We had the first video meeting of the Knights today and it went very well — there were plenty of good ideas and I was hard put to keep up with them, scribbling furiously. The most important idea to emerge, for me, is the importance of simplifying the system as a whole if it is to be successful as a bandwagon for interactive storytelling. The sad truth is that my insistence that people use numeric algorithms runs afoul of human limitations. It’s difficult enough for me to compose good numeric algorithms; the average storyworld builder won’t be able to handle all the possibilities of Sappho.
One good step in figuring out how to simplify all this will be to construct a simplified system for the behaviors in the interstitial story code. This will be the entry path for many storyworld builders, but it must not intimidate people; it must be easily approachable.
I have already come up with a number of simplifications. There are now three simple ways of restricting the appearance of an interstitial story:
Prerequisites: These are the names of stories that MUST have appeared before the story in question can appear.
Disqualifiers: These are the names of stories that MUST NOT have appeared before the story in question can appear.
Turn Window: This is a list of turns during which the story must appear. It cannot appear before or after these turns.
These three specifications can be skipped by the author; if nothing is entered, no such restrictions apply.
This much is easy. Trouble comes with the selection of the interlocutor’s reaction to the player’s choice. If there are to be several possible reactions, we need a way to select the ideal reaction. In traditional Storytronics, this would be accomplished with Acceptable and Desirable scripts. That is too complicated to use here. I think we need to restrict all calculations to just six variables: Bad_Good, Deceitful_Honest, Submissive_Dominant, and their associated pValues.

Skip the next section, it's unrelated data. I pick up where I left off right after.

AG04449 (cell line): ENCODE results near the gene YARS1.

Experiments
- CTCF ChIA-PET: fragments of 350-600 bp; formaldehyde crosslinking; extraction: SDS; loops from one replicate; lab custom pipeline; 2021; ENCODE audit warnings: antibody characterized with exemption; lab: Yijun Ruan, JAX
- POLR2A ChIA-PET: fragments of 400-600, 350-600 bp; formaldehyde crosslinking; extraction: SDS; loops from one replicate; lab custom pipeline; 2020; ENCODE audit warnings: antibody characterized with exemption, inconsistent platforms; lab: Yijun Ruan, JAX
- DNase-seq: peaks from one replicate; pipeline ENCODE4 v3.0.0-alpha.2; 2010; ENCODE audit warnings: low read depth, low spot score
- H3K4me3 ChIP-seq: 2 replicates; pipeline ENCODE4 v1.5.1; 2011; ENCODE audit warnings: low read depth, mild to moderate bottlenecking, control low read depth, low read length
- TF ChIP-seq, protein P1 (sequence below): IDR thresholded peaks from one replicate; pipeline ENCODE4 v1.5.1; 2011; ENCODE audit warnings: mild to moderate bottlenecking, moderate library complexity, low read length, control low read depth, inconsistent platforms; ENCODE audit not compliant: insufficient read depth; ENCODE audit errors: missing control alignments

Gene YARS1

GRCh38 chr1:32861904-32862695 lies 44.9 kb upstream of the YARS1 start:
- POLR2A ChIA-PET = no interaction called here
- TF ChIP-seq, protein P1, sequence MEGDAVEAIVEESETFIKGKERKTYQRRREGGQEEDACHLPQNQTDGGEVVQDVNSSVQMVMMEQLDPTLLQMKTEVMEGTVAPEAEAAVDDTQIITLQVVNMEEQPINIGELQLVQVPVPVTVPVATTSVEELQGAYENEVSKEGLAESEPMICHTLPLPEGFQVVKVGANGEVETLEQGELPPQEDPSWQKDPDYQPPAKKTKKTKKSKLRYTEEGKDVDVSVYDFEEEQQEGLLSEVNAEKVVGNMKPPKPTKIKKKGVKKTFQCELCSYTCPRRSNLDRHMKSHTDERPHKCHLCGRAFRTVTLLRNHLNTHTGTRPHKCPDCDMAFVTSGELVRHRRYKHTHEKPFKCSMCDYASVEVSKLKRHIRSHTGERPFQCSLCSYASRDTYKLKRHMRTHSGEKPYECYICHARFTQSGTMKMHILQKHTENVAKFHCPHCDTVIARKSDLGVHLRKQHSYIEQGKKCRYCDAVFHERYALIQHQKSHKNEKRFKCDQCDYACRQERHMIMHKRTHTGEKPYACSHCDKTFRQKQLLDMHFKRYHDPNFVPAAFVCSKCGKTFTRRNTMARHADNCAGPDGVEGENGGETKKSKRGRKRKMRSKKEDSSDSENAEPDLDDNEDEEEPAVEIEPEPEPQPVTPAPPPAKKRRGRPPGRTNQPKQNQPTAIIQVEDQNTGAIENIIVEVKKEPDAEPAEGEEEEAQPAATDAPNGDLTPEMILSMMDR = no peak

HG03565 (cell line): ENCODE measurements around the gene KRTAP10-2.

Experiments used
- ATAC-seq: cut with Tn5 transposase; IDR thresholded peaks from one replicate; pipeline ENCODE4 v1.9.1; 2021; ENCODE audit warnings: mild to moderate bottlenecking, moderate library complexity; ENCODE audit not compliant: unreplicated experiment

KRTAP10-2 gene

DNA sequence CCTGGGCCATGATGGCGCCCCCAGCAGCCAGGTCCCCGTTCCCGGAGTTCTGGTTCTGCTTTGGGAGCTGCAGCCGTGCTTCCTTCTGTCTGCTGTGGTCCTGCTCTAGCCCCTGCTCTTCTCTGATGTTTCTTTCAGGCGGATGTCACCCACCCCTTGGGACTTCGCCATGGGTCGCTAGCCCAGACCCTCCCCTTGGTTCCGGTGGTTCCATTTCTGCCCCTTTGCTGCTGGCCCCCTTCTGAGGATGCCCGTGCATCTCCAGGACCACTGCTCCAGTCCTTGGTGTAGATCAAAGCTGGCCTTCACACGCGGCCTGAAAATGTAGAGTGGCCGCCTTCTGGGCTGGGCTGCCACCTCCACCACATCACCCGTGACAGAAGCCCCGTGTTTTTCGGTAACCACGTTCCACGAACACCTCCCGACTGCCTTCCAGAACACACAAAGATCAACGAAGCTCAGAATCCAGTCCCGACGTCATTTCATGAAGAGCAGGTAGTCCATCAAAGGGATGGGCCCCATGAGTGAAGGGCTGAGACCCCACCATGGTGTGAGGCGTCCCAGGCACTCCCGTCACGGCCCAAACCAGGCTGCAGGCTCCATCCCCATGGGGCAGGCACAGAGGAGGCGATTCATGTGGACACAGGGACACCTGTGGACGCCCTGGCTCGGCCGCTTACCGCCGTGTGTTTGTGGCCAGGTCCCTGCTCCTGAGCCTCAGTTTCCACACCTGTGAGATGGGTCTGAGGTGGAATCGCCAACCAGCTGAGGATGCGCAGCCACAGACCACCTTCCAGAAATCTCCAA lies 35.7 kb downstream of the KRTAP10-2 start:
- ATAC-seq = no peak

We could constrain the author by permitting the use of only a single variable. You have just six variables to choose from; pick the best for this option. That’s certainly simple.
But I know that people will immediately demand more expressive power. A step upwards would be to permit a combination of any two variables, with some sort of balancing factor. This could be done with a Blend operator. The expression might look like this:
Blend(Good_Bad, pDeceitful_Honest, 0)
Another simplification would be to collapse the variables into a simpler set of labels:
Good, Honest, Powerful, Love, Trust, Fear
Is there any simpler way to express the Blend operator without that tricky third blending ratio, which must fall between -1 and +1? Should I replace it with something like 0% to 100%, with the idea that this %-age represents both portions? In other words, 40% means “take 40% of the first variable and add 60% of the second variable”? No, that’s too messy. I think it’s clearer for the author to think in terms of a blend of the two values, with the ±1 factor determining how far we lean from the first to the second. This prepares them for the full use of Blend in Sappho.
We won’t use an Acceptable term for the choice of reaction; only the Desirable term will appear, and that will contain the implicit Blend function. In other words, the text will look like this:
<Desirable>Honest, -Fear, 0</Desirable>
Note the use of the negation sign for Fear. Yes, this will be possible. Do I need the comma as delimiter? Why not just use a blank space?